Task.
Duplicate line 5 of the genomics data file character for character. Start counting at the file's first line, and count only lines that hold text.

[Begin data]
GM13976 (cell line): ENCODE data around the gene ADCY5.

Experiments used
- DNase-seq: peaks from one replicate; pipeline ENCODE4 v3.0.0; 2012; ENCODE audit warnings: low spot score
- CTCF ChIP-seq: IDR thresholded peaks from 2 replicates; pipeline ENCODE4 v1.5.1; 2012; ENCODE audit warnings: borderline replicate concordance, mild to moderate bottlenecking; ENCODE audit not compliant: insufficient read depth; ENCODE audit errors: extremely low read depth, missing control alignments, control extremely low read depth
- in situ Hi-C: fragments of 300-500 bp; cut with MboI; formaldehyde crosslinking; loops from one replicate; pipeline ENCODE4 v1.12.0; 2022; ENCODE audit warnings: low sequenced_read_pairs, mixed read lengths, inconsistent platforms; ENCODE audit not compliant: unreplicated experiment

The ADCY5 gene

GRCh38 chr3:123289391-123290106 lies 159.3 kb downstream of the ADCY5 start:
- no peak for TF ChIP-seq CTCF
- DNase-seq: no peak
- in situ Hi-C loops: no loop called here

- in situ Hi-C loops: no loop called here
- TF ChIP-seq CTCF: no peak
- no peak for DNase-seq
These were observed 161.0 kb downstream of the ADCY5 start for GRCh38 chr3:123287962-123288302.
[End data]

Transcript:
- in situ Hi-C: fragments of 300-500 bp; cut with MboI; formaldehyde crosslinking; loops from one replicate; pipeline ENCODE4 v1.12.0; 2022; ENCODE audit warnings: low sequenced_read_pairs, mixed read lengths, inconsistent platforms; ENCODE audit not compliant: unreplicated experiment